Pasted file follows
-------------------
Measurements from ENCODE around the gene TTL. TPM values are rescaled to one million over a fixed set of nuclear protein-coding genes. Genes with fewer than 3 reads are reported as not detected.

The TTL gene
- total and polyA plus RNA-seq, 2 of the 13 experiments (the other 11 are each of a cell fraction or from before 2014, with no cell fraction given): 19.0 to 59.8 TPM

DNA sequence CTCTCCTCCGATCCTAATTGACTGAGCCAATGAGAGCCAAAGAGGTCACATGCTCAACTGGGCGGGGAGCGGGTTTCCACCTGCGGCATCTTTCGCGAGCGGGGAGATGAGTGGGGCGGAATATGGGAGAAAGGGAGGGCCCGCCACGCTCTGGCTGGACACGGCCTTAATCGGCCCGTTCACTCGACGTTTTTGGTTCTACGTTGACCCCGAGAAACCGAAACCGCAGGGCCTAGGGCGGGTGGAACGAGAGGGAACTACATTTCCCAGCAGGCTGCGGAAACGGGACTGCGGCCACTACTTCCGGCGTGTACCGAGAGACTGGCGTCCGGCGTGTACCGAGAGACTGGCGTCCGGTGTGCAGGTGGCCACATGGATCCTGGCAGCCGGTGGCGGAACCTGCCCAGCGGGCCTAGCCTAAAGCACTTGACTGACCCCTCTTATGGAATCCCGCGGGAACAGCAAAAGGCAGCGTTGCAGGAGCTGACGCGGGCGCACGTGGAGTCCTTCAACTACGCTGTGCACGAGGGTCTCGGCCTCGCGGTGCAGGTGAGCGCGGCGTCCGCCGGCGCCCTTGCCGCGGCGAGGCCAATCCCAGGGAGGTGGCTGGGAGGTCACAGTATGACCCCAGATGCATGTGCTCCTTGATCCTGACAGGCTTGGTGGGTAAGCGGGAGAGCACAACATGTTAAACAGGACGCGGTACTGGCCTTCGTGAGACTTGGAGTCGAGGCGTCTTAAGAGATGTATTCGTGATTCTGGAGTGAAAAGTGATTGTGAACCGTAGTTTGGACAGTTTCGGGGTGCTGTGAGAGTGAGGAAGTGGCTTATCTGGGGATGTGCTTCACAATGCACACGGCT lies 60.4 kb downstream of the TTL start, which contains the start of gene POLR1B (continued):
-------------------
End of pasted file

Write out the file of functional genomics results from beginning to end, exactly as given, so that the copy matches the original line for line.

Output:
Measurements from ENCODE around the gene TTL. TPM values are rescaled to one million over a fixed set of nuclear protein-coding genes. Genes with fewer than 3 reads are reported as not detected.

The TTL gene
- total and polyA plus RNA-seq, 2 of the 13 experiments (the other 11 are each of a cell fraction or from before 2014, with no cell fraction given): 19.0 to 59.8 TPM

DNA sequence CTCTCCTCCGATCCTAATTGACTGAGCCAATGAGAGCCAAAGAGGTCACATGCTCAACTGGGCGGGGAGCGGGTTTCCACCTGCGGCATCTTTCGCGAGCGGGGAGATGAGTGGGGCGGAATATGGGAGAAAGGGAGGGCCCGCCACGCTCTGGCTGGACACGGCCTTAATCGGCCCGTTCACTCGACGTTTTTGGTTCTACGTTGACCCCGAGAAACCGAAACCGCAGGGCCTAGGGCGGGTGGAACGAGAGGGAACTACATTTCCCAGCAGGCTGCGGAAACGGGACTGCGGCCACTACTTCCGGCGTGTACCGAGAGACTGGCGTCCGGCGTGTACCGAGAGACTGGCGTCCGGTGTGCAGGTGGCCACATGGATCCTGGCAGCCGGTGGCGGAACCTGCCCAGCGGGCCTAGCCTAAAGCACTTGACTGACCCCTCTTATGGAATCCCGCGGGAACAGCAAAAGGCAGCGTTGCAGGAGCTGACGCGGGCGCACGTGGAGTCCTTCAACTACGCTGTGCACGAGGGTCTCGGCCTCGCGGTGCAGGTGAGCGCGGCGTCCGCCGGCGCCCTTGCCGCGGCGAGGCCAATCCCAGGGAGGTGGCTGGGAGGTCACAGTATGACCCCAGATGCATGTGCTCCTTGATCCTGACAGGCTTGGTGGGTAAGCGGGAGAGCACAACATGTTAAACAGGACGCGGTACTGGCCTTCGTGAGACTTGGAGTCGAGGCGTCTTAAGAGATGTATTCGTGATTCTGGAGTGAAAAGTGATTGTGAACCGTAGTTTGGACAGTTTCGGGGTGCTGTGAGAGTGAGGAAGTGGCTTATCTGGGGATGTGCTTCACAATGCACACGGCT lies 60.4 kb downstream of the TTL start, which contains the start of gene POLR1B (continued):